Employment relationships are governed by the common law and various statutes so it is possible to determine the nature and scope of the relationship. Provision is also made for disputes to be resolves by conciliation. Only if that fails do arbiters or judges become involved. Many enterprises engage the services of others to provide persons to do work for them outside of any employment relationship. A contractual relationship is created in an uncertain legal environment with very few legal precedents. It is critical that managers know what the risks are and cater for them in the contracts.
A very important and interesting article has just been posted on SA Labour Guide written by Judith Griessel of Griessel Consulting. Many of the pitfalls and hazards of failing to appreciate the complexity of such contractual arrangements are discussed. Read Outsourcing Services – What do you sign up for? to gain more insight into the various issues.
How carefully does a business owner, MD, CFO or HR Manager scrutinise the contracts that they sign with their cleaning services, caterers, recruitment agencies, IT administrators, security services and the like? It is about more than just reaching agreement on service specifications and payment arrangements – simply signing the ‘standard contract’ provided by a service provider could leave the client open to many risks.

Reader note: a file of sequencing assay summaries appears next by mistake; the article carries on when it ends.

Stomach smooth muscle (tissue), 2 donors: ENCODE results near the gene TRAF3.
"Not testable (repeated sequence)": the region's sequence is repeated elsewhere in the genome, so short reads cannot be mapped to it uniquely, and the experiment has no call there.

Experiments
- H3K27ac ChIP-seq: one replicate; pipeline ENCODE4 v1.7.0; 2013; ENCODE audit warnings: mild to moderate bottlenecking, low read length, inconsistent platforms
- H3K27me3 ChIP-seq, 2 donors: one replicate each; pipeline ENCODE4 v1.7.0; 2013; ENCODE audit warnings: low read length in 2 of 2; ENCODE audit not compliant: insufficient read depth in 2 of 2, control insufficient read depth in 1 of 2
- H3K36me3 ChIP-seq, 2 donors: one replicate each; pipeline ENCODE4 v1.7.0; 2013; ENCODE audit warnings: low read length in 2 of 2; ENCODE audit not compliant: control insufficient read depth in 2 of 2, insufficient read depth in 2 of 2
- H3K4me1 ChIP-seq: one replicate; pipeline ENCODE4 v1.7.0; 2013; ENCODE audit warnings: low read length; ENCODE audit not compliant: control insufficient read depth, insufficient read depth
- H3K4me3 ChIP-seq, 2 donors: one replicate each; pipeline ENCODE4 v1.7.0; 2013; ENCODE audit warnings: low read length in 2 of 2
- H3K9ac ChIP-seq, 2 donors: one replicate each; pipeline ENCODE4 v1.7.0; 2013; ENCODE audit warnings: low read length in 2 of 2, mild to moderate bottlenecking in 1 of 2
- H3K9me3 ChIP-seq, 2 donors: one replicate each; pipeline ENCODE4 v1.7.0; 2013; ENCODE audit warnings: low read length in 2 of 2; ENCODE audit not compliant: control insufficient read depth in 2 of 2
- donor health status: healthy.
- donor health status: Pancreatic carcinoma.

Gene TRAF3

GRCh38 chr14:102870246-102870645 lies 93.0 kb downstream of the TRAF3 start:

Outsourcing of services or contracting with a service provider usually means that the client company relies on someone outside of the company to run certain functions / activities on its behalf. When a business outsources some of its functions/activities, the third party then runs with that portion of the outsourced function – however, the responsibility and accountability cannot be outsourced and the risk remains with the client. The client should therefore contractually provide for the necessary warranties and indemnities relating to the service provider’s functions.
It stands to reason that the author of the service agreement would tend to be somewhat one-sided in terms of protecting their own interests. Or, as we have seen many times, the contract is sub-standard / outdated and not in line with legal provisions and best practice. This would mean that the client (or the service provider) may not be sufficiently covered nor have legal recourse when things go wrong. Signing a legal contract without having it professionally vetted, is pure folly.